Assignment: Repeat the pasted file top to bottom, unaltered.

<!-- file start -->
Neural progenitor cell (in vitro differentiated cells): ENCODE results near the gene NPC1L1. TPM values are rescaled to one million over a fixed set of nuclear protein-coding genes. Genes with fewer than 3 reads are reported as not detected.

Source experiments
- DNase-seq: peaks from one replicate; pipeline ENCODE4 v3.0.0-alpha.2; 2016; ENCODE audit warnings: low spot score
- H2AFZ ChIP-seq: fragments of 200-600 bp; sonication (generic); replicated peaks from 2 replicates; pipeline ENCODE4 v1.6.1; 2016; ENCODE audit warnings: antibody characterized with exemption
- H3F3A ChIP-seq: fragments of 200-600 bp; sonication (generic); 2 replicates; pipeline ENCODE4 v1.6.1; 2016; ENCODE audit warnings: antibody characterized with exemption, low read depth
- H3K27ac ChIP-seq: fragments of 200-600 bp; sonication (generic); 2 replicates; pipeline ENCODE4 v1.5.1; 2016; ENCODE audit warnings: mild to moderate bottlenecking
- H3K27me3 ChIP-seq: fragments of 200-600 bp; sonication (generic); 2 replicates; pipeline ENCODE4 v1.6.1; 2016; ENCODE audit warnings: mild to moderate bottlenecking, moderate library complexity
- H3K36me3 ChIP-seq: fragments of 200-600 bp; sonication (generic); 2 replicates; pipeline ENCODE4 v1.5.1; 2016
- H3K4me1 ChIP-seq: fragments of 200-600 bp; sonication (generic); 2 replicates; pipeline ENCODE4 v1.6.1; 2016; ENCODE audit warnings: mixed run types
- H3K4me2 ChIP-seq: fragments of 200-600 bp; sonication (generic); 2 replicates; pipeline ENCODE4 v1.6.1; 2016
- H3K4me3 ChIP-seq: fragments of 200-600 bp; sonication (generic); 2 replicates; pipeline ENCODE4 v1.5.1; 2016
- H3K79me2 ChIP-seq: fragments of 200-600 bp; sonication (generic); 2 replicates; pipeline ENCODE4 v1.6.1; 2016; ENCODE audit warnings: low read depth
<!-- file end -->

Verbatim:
Neural progenitor cell (in vitro differentiated cells): ENCODE results near the gene NPC1L1. TPM values are rescaled to one million over a fixed set of nuclear protein-coding genes. Genes with fewer than 3 reads are reported as not detected.

Source experiments
- DNase-seq: peaks from one replicate; pipeline ENCODE4 v3.0.0-alpha.2; 2016; ENCODE audit warnings: low spot score
- H2AFZ ChIP-seq: fragments of 200-600 bp; sonication (generic); replicated peaks from 2 replicates; pipeline ENCODE4 v1.6.1; 2016; ENCODE audit warnings: antibody characterized with exemption
- H3F3A ChIP-seq: fragments of 200-600 bp; sonication (generic); 2 replicates; pipeline ENCODE4 v1.6.1; 2016; ENCODE audit warnings: antibody characterized with exemption, low read depth
- H3K27ac ChIP-seq: fragments of 200-600 bp; sonication (generic); 2 replicates; pipeline ENCODE4 v1.5.1; 2016; ENCODE audit warnings: mild to moderate bottlenecking
- H3K27me3 ChIP-seq: fragments of 200-600 bp; sonication (generic); 2 replicates; pipeline ENCODE4 v1.6.1; 2016; ENCODE audit warnings: mild to moderate bottlenecking, moderate library complexity
- H3K36me3 ChIP-seq: fragments of 200-600 bp; sonication (generic); 2 replicates; pipeline ENCODE4 v1.5.1; 2016
- H3K4me1 ChIP-seq: fragments of 200-600 bp; sonication (generic); 2 replicates; pipeline ENCODE4 v1.6.1; 2016; ENCODE audit warnings: mixed run types
- H3K4me2 ChIP-seq: fragments of 200-600 bp; sonication (generic); 2 replicates; pipeline ENCODE4 v1.6.1; 2016
- H3K4me3 ChIP-seq: fragments of 200-600 bp; sonication (generic); 2 replicates; pipeline ENCODE4 v1.5.1; 2016
- H3K79me2 ChIP-seq: fragments of 200-600 bp; sonication (generic); 2 replicates; pipeline ENCODE4 v1.6.1; 2016; ENCODE audit warnings: low read depth